I’m doing a talk with Cathy on Wednesday 21st at Wycombe museum about the Remapping High Wycombe project. I’ve just been reviewing the powerpoint, seeing how we’ve presented our work to different audiences in the past, working out how we’ll pitch it this time. The interesting thing is that regardless of the audience when we talk about the derive, and “encountering the unknown facets of the known, astonishment on the terrain of boredom…” (Greil Marcus), it always gets a good reaction and people become intrigued about the process. It’ll be interesting to see how the midweek lunchtime audience at Wycombe museum react and what they’ll latch on to.
We’ll also show a map we made from comments posted on the Knowhere Guide, which are quite negative and focus on the violence and racial tension that some people pick up on in Wycombe, and see how people respond to that. Our Mytho-Historical Map is our response:
This talk will bring the project to a kind of conclusion, a year on from the Significant Sites event (almost to the day). We’ve to-ed and fro-ed on this but with the imminent publication of the written material (via Lulu) and hopefully a Dvd to go with it, we can draw a line under the work and move on to something new. Although, I think I’ll still find myself being drawn back by the psychogeographical articulations of the area.
Went out beating the bounds on the Lammas Lands of Leyton Marshes Sunday after seeing an article about it in the Leyton & Leytonstone Guardian. It rained all day but still at least 20 hardy souls turned out to enact this ancient ritual led by local activist Katy Andrews of the New Lammas Lands Defence Committee and Rev Dr Meic Phillips.
My interest in the practice of Beating the Bounds comes from the Remapping High Wycombe project when I did my own symbolic circuit of the town’s boundary. I was intrigued to see it done for real though, particularly as here on Leyton Marshes it wasn’t just a quaint re-enactment of an old custom whereby the devil was beat out of the locality and youngsters where shown the parish limits, it carried a real political message.
The idea of Lammas Lands is based on the Celtic system of cattle grazing. Parishioners had common rights to graze cattle on these lands from Lammas Day (1st August) till the old Celtic New Year’s Day of 25th March. People stopped grazing cattle here some time ago, after the railways carved up the area, but in 1905 a determined group of local people got together and fought for the of the Lammas Lands to be “devoted to the purpose of an open space in perpetuity.” This still stands and the right to free access to the land and for it not to be fenced in is an important local right, especially at a time was more and more of London is being taken out of circulation by developers. But with the 2012 Olympics on its way, the London Development Agency have their hungry eyes on all the spare land they can grab, and without a word to anyone, they’ve decided that a chunk of the Lammas Lands would be a good place to relocate allotments from Hackney that are going to end up as a Badminton Court or something else equally useful.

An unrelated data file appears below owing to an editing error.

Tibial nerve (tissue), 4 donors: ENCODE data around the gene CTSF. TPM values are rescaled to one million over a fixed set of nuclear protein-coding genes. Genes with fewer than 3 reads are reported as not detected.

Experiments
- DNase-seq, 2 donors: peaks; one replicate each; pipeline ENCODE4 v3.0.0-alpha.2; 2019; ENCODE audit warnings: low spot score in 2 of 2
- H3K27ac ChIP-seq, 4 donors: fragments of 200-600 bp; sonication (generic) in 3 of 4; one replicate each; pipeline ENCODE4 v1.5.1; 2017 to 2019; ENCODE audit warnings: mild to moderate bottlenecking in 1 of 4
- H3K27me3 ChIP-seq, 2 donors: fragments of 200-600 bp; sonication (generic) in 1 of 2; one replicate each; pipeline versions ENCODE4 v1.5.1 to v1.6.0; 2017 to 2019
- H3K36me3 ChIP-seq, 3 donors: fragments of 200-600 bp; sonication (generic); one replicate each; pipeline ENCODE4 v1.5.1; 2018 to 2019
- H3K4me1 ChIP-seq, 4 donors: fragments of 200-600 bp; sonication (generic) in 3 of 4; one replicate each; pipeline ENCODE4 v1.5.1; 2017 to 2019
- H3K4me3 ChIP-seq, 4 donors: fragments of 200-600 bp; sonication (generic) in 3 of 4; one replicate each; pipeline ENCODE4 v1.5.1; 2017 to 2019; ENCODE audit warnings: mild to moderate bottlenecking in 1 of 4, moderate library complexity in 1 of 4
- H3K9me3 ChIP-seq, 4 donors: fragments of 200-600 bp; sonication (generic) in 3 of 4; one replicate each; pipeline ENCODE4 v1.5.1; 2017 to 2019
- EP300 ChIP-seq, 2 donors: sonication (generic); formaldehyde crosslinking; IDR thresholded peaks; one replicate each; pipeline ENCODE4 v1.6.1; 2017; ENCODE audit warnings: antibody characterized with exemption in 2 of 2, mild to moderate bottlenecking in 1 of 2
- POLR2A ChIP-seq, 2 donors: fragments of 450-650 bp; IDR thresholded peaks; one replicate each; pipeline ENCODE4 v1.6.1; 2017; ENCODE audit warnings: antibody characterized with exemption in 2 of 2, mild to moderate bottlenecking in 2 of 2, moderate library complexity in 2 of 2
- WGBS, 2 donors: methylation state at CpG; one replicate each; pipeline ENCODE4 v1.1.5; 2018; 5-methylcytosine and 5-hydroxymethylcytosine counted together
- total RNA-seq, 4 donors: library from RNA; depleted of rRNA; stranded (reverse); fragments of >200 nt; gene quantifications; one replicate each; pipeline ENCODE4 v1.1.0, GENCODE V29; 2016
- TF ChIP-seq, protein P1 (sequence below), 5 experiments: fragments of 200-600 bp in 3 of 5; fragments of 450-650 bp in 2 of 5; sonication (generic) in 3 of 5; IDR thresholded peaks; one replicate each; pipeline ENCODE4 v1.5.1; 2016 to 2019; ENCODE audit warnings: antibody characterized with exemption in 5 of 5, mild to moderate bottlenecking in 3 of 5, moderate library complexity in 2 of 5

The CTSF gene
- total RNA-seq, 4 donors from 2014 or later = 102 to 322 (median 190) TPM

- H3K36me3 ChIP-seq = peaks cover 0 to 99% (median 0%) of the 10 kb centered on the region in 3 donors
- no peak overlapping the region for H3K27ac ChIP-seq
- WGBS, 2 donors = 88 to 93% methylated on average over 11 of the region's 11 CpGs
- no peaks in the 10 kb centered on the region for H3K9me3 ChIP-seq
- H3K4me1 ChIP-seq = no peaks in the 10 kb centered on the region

Leyton Marshes are a great expanse of land, the like of which you just don’t expect to see in London. Horses grazing, some tethered to the great electricity pylons that straddle the Lea Valley. Into it we plunged with our willow wands bedecked with ribbons. I missed the first “child sacrifice” because I got lost on the pitch and put. I was slightly surprised that this bumping of a child would be carried out, however traditional, the idea of Druids carrying out child sacrifice is now thought to have been Christian propaganda aimed at undermining the influence of pagan practices.
Rev Dr Meic Phillips boomed out snippets of local history and oddities of English law, such as the way that footpaths are established (by carrying a coffin between a dwelling and a church – and you can still do it if you can find a dead person). I struck up conversation with the vicar of the Parish of Clapton and it dawned on me how this distinctly pagan ritual is being appropriated by the church, but not in a christianised form but a blatantly pagan one. Looking and listening to Rev Dr Phillips, I could see that he was just a Druid in disguise, and I started to wonder whether the Druids hadn’t died out but they’d just entered the fledgling Church of England and quietly subverted it.
Opposite the River Lea Navigation Katy pointed out the former site of James Latham’s timber yards, currently been turned into the sort of Legoland housing estate that John Prescott plans to have spreading throughout southern England like an outbreak of measles. This was the place my Dad had told me to look out for. He used to drive up from Wycombe to pick the timber up from Latham’s wharfs, back in Wycombe it would be turned into veneered panels. The Lea Bridge Road is my old man’s only point of reference in this neck of the woods.
Through a ditch and up a muddy bank, the rain lashes down, people going down left right and centre, I fall head first into a patch of stinging nettles. This is the stuff, there won’t be a riot like there was in 1905, but we’ll at least get some mud under our nails.
On we go around the marshes, with references to how the calendar change of 1752 divided the grazing practices of the parishes Leyton and Walthamstow who had peacefully co-existed for thousands of years (well a couple of thousand at least). It meant that the people of Leyton who had adopted the new calendar had to take their cattle off the Lammas Lands eleven days before those of Walthamstow who had stuck with the old system. Caused a bit of a row back then apparently.
All along the way there were reminders that our common land rights are under greater threat than ever. There was a real mood of protest and defiance, however twee we must have looked with our ribbons fluttering in the wind.
At the end of the walk, drenched, we cast our willow wands into the Dagenham Brook, a symbolic act of returning the willows to water. The next symbolic act was the adjournment to the Hare and Hounds for a pint, where it all started back in 1905.